We can finally find out what makes one of the world’s largest organisms so resilient
With huge networks of black tentacles stretching for miles beneath the ground, the Armillary group of fungi includes some of the largest organisms known to our planet.
An 8,500-year-old specimen of Armillaria ostoyae in Oregon covers 2,385 acres (3.7 square miles) with its mass of rhizomorphic tentacles and its weight is estimated to be around 7,500 to 35,000 tons – a mass and coverage that makes it a competitor for the world’s largest organism .
This incredible mass allows it to join the category of organisms of breathtaking size, like the magnificent grove of interconnected aspen clones known as Pando in Utah. And yet the huge mushroom largely appears to us as clusters of cute, independent mushrooms.
Armillary is a pathogenic vampire-type fungus that feeds on trees. It can drain the life of 600 types of woody plants and thus decimate the vegetation, causing farmers millions of dollars in damage.
Above: Once inside a tree, branching white filaments grow from the penetrating rhizomorph which sucks water and nutrients from the flesh of the plant.
The ability of this parasitic fungus to grow so massive is in part due to its hardiness. Armillary is incredibly resistant to many biological control methods – typical fungicides can even stimulate its growth. It can also survive dormant in the soil for a remarkably long time without any food.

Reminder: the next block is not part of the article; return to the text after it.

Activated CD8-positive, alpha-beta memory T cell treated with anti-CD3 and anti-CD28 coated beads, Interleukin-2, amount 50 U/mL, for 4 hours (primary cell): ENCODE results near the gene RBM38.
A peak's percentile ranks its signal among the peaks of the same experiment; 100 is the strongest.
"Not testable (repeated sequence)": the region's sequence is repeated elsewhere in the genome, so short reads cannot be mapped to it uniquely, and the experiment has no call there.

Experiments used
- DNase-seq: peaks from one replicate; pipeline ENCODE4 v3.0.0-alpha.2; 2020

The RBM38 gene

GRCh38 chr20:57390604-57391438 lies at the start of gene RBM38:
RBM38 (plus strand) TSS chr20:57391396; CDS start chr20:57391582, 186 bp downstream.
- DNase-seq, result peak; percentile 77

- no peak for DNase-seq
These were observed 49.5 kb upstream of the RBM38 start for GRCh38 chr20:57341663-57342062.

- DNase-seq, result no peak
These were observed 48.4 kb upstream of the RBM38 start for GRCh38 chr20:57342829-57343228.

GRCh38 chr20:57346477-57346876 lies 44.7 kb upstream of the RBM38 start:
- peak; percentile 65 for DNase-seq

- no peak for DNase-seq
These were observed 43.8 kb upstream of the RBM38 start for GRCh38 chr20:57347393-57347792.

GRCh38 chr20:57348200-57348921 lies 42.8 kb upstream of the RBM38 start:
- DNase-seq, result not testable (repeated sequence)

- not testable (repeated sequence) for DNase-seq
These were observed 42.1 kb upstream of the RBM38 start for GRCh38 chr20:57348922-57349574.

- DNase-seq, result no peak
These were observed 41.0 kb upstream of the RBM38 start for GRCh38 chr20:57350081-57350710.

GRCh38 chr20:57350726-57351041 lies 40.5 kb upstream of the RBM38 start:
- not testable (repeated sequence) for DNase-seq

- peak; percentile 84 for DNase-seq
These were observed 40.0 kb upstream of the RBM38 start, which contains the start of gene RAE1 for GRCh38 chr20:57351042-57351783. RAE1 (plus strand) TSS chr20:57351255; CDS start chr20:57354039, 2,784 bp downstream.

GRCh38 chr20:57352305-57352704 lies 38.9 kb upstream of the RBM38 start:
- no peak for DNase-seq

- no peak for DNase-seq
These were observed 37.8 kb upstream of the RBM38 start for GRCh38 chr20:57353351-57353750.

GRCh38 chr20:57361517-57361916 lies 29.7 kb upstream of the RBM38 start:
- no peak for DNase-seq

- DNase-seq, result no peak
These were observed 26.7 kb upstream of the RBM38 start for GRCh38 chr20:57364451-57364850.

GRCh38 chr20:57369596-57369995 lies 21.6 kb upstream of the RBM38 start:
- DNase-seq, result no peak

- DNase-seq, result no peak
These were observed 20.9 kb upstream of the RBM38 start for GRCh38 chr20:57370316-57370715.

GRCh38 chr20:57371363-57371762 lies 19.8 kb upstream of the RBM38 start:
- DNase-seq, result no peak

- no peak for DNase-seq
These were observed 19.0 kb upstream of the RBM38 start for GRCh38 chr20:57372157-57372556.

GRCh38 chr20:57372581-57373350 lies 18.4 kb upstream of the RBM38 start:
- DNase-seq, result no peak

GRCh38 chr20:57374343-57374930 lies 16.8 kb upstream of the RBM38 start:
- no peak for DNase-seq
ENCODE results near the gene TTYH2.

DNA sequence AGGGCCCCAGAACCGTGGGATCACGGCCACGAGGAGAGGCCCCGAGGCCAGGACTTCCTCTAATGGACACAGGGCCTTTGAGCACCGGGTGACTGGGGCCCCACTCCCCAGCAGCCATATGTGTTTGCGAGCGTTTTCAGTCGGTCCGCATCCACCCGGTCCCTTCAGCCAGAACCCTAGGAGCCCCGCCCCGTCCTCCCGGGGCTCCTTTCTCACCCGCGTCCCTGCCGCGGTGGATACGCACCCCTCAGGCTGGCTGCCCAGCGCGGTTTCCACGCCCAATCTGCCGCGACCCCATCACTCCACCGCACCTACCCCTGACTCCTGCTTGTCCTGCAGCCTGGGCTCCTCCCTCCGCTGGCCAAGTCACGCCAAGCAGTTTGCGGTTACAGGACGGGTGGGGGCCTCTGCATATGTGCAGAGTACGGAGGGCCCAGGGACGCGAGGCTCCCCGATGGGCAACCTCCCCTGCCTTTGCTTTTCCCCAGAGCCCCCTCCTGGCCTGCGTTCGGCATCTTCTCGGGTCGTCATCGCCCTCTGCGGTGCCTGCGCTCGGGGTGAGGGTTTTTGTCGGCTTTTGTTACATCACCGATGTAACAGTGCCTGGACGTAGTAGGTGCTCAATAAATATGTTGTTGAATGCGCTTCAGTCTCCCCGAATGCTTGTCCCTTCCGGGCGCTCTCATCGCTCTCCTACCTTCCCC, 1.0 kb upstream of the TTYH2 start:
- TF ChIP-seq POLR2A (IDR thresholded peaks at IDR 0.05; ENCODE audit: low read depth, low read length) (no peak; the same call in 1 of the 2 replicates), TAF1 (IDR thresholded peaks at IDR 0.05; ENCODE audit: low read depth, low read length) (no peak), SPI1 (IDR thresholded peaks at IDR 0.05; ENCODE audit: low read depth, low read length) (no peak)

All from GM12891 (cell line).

“These networks of mycelia and rhizomorphs have been shown to be dormant for decades in the environment when living hosts are not available, becoming active again as new hosts return,” explains the mechanical engineer at the University of Utah, Debora Lyn Porter and colleagues. in a recently published article, in which they investigated what makes the fungus so resistant.
Porter and his team used chemical analysis, mechanical testing, and modeling to take a close look A. ostoyae – compare samples cultivated in the laboratory and collected in nature from its tentacle-shaped rhizomorphs.
They found that only the wild fungus produced rhizomorphs with a shield layer that can protect the most sensitive tendrils from both chemicals and mechanical forces.
Above: Rhizomorph grown in the laboratory (blue arrows) compared to harvested rhizomorphs (red arrows).
“This outer layer is pretty tough,” said mechanical engineer Steven Naleway. “It’s kind of like hard plastic. For the natural world, it’s pretty sturdy.”
This layer has been darkened by melanin – a pigment known to provide fungi with various benefits, such as binding calcium ions which help neutralize toxins, such as insect acids. The wild fungal shield also had much smaller pores than those seen in lab grown rhizomes and had a more cohesive structure that left no room for weak spots.
“If you want to have some kind of human biocontrol, you have to fight this calcium and better penetrate this outer surface”, noted Naleway.
These properties provide the fungal tentacles with the force to apply enough pressure, with the help of enzymes, to pierce hard woody roots and steal nutrients from trees. And, with enough time, turns into a huge mass of mushrooms rivaling the largest living things on Earth.
Their research has been published in the Journal of the Mechanical Behavior of Biomedical Materials.